Grace Gavilanes is the writer-editor of Vital Proteins’ Lively blog. Here, she recounts the time she tried hypnosis to help alleviate her anxiety.
I’ve battled anxiety for a very, very long time. I vividly remember breaking out in hives and tripping over my words when it came time to give a presentation in the first grade. First grade! Can you believe that? Looking back now, I see and appreciate how much of a champ 6-year-old me was for bravely presenting the “my favorite animal” project I had worked so hard on.
I didn’t get a proper diagnosis until I had a candid conversation with my therapist close to two decades later. But I knew long before that one-on-one. I felt it, both literally and figuratively, and there was no denying it.
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A year or two after that meeting, I was given the opportunity to speak with a hypnotist. I was a writer-editor at my former job, too, and regularly covered health and wellness. This hypnotist was offering me two free sessions to experience the alleged life-altering effects of her practice. I was skeptical but curious. Considering my longtime fascination with psychics, séances and tarot card readers, I accepted the virtual invite.
Her name was Grace Smith, a world-renowned hypnotist who's helped people quit smoking, curb cravings and, yes, alleviate anxiety through hypnosis.
Up until our virtual meeting, I was mostly expecting to fall asleep halfway through our session. Questions came to mind: would I end up losing full control? Would I start barking like a dog? Would this even work?
I rushed home from the office on the evening of our scheduled phone call. I went to my room, turned off the lights and settled into bed to call her. I kept my eyes closed during our conversation.
The first few minutes consisted of Grace telling me what to expect from our session. She assured me I wouldn’t feel like I’d lose control. But also stressed that hypnosis only works if the participant is willing and is ready to really focus on his or her aforementioned goals. I told Grace about feeling anxious at work – both in terms of public speaking and workload – and how I wanted to improve my approach to those situations.
And so, it began. Grace’s soothing voice immediately put me at ease. She counted down from 10 to 1, all while saying, “you’re falling deeper and deeper” with each decreasing number. At the end of the countdown, she snapped her fingers. Then she asked me about where I felt safest (my childhood bedroom), my favorite color (green!) and had me recount a regular day at the office. I was tasked with walking her through my day as the new-and-improved me. She helped set the scene whenever my voice would begin to trail off. I don’t think the word “anxiety” was ever mentioned during our phone call. The session focused on promoting confidence and feeling comfortable in a very fast-paced work setting. (I previously worked at an entertainment news publication.) I felt relaxed as our first session came to an end. I experienced similar feelings in my second session, which took place a week later.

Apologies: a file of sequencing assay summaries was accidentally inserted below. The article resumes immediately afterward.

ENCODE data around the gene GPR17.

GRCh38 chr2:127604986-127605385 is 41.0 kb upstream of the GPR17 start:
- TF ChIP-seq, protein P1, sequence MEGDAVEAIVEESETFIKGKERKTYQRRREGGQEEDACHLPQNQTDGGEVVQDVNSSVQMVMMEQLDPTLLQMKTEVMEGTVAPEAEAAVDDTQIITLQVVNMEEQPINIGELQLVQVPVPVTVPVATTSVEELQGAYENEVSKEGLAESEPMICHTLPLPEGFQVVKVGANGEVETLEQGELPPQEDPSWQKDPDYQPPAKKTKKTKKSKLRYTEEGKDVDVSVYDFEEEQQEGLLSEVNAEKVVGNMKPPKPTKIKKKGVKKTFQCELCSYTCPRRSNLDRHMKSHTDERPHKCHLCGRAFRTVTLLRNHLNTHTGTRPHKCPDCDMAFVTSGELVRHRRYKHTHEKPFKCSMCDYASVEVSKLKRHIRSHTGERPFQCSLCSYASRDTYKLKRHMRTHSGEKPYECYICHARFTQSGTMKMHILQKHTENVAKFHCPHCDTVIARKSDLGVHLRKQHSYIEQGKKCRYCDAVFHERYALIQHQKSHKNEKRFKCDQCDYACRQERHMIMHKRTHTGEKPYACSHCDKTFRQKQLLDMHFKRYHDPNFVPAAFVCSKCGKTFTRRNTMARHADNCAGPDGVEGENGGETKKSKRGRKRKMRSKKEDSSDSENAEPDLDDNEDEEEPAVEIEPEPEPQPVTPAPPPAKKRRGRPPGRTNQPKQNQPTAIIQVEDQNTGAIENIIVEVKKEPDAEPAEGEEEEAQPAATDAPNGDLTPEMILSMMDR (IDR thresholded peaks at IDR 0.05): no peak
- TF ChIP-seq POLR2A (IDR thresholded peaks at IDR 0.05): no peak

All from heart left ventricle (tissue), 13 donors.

I would describe my hypnosis experience as personalized, guided meditations because that’s what it reminded me of. I knew exactly where I was and remembered what we spoke about. I didn’t lose control. In fact, I was always in control. I felt as if my mind was freed of any negative, unnecessary thoughts. The mind, Grace reminded me, is a powerful thing.
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I’d be lying if I said my anxiety was cured following my second session with Grace. It wasn’t, and there’s a good chance it will never fully disappear. But I did and do feel different. I’m now able to take a step back, take a deeper breath and calmly revisit a high-stress situation without feeling entirely hopeless. I also began incorporating Grace’s hypnosis sessions to my evenings by listening to different recordings on her Grace Space Hypnosis app ($11 per month).
I’m still in awe of people who can give 15-minute presentations in front of 50+ people without feeling like they’re about to faint. It’s something I aspire to do one day. Hypnosis taught me that anxiety will always be a part of me. I’m learning to embrace it but I’m also actively working toward freeing its (now) occasionally-tight hold on my personal and professional life. Good news: it gets easier every time I press play.